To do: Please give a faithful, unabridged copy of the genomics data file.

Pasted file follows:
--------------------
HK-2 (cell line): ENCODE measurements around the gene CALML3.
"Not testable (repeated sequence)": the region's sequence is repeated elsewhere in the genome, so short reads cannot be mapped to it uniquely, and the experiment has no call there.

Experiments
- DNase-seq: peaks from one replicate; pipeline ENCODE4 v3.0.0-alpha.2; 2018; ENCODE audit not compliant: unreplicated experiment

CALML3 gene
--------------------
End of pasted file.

HK-2 (cell line): ENCODE measurements around the gene CALML3.
"Not testable (repeated sequence)": the region's sequence is repeated elsewhere in the genome, so short reads cannot be mapped to it uniquely, and the experiment has no call there.

Experiments
- DNase-seq: peaks from one replicate; pipeline ENCODE4 v3.0.0-alpha.2; 2018; ENCODE audit not compliant: unreplicated experiment

CALML3 gene